NSW forests still face chainsaw despite emission reduction targets

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NSW forests still face chainsaw despite emission reduction targets

By Laura Chung

Almost 52,000 hectares of NSW land were cleared in 2020, prompting critics to say the state might miss emission reduction targets and continue to drive threatened species towards extinction.

The latest state government data shows 51,400 hectares of woody vegetation were cleared in 2020, roughly 183 times the size of Sydney’s CBD. While the figure is slightly less than the previous year’s total of 54,500 hectares, it remains well above the 2009 to 2017 average of 38,800 hectares.

Land clearing in western NSW.

Land clearing in western NSW.Credit:Nick Moir

There was a 28 per cent increase in land clearing of woody vegetation for forestry since the previous year, most occurring in the south-east of the state. There was a 44 per cent decrease in the rate of loss of woody vegetation attributed to agriculture from 2019, while the loss attributed to infrastructure increased.

WWF Australia conservation scientist Stuart Blanch said that, while the figures were heading in the right direction, bushfires and floods might have slowed the rate of clearing. He said the number of hectares cleared could increase in the coming years.

“Those 51,400 hectares are home for animals; trees store a lot of carbon and trees make rain,” he said. He said that, in recent NSW budget announcements, there had been little money assigned to driving down the rate of land clearing and no strengthening of laws – which were rolled back in 2017.

Blanch suggested that increasing financial incentives and support for farmers to invest in alternative land management practices needed to be explored as national and international financial and trade markets had indicated their desire to move away from deforestation practices.

The latest NSW State of Environment report launched this year notes there needs to be significant action across the agriculture, energy and land clearing sectors if NSW was to achieve its emission reduction targets of 50 per cent by 2030 and net zero by 2050.

“Deforestation and land use change is a major source of carbon emissions and reduces future carbon sequestration potential,” independent NSW MP Justin Field said. He said that, while the land sector remained a key part of the government’s emission reduction policy, there had been little information about how this would be done.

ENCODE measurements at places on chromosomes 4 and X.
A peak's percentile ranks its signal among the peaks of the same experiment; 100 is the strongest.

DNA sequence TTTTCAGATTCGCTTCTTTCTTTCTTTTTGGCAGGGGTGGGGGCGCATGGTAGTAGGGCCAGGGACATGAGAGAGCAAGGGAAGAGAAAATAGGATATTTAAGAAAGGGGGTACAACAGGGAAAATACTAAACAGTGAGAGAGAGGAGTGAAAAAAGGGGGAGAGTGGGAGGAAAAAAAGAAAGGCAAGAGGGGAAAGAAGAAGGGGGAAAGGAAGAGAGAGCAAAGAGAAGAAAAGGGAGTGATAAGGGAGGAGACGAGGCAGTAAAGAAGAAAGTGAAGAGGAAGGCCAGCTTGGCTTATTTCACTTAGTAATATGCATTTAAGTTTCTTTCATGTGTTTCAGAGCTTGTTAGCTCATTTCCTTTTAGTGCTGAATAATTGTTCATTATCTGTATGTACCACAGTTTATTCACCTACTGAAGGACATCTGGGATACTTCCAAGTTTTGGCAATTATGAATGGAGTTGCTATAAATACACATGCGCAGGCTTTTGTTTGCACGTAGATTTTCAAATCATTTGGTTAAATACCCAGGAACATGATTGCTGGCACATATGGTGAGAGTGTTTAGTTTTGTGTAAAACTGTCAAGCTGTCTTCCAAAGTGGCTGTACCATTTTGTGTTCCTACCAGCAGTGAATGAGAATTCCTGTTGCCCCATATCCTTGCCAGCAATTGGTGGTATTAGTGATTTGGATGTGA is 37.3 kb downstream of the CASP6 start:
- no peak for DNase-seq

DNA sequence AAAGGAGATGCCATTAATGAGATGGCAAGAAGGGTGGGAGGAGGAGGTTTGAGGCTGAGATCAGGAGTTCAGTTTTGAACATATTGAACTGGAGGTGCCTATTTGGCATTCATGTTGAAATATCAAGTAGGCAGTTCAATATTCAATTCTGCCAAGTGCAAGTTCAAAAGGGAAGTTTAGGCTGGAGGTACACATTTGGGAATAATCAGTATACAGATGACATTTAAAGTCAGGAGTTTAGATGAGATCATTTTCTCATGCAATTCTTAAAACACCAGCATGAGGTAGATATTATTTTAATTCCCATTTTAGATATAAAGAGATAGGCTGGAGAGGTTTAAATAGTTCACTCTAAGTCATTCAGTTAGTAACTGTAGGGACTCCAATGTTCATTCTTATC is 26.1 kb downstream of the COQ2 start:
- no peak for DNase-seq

“There is little point throwing hundreds of millions at the land sector for natural capital and carbon sequestration when nothing is being done about the thousands of hectares of potentially illegal land clearing,” he said.

Nature Conservation Council chief executive Chris Gambian added that native forests in the state could absorb about 44 tonnes of carbon dioxide per hectare annually. He said the 2020 figures for clearing could have killed up to 4.6 million animals.

“After the government weakened land clearing laws in 2017, deforestation rates doubled and have remained at these dangerously high levels ever since,” he said. “These figures, and the rising number of threatened species, shows the laws completely fail to deliver on that promise.

“More than 1040 plants and animals are now threatened with extinction in NSW, about 40 more than when the scheme was introduced.”

A Department of Planning and Environment spokesperson its land management framework would be subject to a statutory five-year review which was due to commence shortly and would report by August 2023.

The spokesperson said the government’s plan to reduce emissions included a range of initiatives including a $206 million Sustainable Farming Program, which was recently announced in the state budget to support farmers to reduce their carbon emissions and protect biodiversity.

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